A recent discussion here on Westminster Patch got me to thinking about emails and privacy. There is something you may not realize: Your emails are not as private as you may think.
When you send an email it is stored on your computer, your Internet Service Provider's (ISP) server, and on the computer of the recipient. If that recipient chooses to forward your email, it is then stored on the computers of all those recipients. Unlike a physical letter, which can possibly be retrieved by the sender (assuming the recipient hasn’t made and distributed copies), once you press the send button, that communication is pretty much out there forever.
Under the law, all individuals are entitled to a certain amount of privacy in their communications. If a law enforcement official wants to search your file cabinet for a paper later, they have to get a warrant. If they wish to eavesdrop on your telephone conversations, they have to get a court order. But under the Patriot Act, emails lose their status as a protected communication in 180 days, which means that law enforcement officials can access your emails by a simple subpoena. Considering that emails can stay on a computer indefinitely, the email you carelessly tossed off three years ago and have long forgotten about can easily come back to haunt you.
Even if you don’t worry that your emails would be of enough interest for law enforcement agencies to bother accessing them, you may be more concerned about your employer. How private are your emails at work? It turns out—not very. A 2007 survey by the American Management Association found that two-thirds of employers monitor their employees' web site visits, three-fourths use technology to automatically monitor e-mail, and 28% of employers have fired workers for e-mail misuse. The courts have consistently found that an employee has no reasonable expectation of privacy to his or her email on the job. That slightly off-color joke you forwarded, or the “had-it-up-to-here” complaint about your unreasonable supervisor? Your employer may have read it. Your rule of thumb should be to not send or reply to any email at work that you would not want your boss to read. If your uncle insists on sending you those embarrassing stories, you may wish to make sure they are going to your home email address.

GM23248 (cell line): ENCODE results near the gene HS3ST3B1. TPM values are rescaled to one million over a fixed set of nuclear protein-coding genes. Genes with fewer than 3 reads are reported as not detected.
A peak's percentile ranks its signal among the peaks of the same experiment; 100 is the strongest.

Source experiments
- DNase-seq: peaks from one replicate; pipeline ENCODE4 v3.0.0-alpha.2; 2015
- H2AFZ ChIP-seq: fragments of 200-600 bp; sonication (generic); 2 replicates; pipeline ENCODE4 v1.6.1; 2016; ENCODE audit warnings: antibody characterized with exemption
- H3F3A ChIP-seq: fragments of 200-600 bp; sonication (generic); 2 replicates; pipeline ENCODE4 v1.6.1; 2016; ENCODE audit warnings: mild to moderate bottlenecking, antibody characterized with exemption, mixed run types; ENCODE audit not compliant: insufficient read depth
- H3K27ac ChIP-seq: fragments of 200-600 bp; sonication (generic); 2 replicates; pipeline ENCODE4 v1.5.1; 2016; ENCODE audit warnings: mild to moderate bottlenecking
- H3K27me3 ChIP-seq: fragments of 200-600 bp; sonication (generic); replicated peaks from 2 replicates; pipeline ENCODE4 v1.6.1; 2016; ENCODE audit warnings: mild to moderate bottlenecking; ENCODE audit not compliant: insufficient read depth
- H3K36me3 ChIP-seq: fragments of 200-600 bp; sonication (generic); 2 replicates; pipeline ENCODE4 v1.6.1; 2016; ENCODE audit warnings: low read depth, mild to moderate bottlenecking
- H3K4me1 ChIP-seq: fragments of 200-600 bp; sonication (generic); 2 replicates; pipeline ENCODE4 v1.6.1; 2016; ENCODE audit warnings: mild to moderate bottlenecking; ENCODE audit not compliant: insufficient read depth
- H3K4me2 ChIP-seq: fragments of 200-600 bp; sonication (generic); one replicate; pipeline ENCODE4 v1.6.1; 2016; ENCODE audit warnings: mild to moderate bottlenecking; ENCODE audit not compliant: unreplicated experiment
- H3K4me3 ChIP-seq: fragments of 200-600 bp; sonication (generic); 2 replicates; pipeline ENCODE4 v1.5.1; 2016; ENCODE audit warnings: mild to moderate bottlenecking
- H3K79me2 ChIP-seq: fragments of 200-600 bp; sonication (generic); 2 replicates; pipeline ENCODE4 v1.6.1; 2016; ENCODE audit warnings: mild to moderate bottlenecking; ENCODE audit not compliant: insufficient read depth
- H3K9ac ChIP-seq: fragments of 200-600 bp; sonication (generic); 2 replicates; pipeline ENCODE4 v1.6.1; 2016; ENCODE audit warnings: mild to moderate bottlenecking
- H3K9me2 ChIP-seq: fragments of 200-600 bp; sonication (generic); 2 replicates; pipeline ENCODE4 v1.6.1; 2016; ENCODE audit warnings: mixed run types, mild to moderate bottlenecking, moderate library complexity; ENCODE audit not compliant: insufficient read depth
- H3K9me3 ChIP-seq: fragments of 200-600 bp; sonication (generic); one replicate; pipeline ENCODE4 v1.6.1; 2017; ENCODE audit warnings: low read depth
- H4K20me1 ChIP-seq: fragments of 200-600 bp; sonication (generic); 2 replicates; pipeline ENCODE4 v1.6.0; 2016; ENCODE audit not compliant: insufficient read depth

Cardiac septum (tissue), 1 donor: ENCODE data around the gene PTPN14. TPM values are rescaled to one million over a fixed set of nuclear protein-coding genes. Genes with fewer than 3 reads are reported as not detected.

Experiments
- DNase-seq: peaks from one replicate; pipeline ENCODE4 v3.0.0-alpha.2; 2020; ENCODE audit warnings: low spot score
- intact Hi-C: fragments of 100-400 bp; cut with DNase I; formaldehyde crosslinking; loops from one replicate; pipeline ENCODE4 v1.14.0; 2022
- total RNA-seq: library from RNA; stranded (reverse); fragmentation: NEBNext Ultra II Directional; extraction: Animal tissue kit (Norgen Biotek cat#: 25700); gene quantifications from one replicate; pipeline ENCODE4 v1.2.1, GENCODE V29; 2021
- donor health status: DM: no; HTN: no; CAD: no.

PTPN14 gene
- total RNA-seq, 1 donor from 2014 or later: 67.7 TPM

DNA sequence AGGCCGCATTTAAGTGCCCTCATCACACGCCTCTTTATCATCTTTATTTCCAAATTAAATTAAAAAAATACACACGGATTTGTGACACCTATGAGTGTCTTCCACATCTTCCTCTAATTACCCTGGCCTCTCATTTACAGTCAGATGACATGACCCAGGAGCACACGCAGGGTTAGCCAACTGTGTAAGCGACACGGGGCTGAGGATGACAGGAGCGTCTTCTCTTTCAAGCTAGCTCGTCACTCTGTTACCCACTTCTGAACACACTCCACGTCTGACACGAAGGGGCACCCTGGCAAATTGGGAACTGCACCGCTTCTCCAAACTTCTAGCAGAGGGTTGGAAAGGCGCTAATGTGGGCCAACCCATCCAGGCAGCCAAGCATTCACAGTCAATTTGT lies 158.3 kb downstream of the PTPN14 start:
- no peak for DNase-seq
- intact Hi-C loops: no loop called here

You have a more reasonable expectation of privacy from your home computer, but even then, it's not very difficult for others to read your emails. A competent hacker can probably access your old emails as fast as you can. While it may be (slightly) difficult for law enforcement officials to legally gain access to your home computer, it is not difficult at all for them to get your ISP to turn over your emails.
Not worried about your employer because you own your own business? Old emails can be used years later in a lawsuit. Even in a business setting, people tend to treat emails very casually, writing things in emails that they never would in professional correspondence, and sending them off quickly before thinking. That casual aside or little joke can easily be misconstrued and, as they say on the cop shows, can be used against you in a court of law.
You should treat every email as though it were a public document. Don't email things you don't want others to read. Someone recently told me that their company policy is “Give good news by email and bad news in person.” Good advice.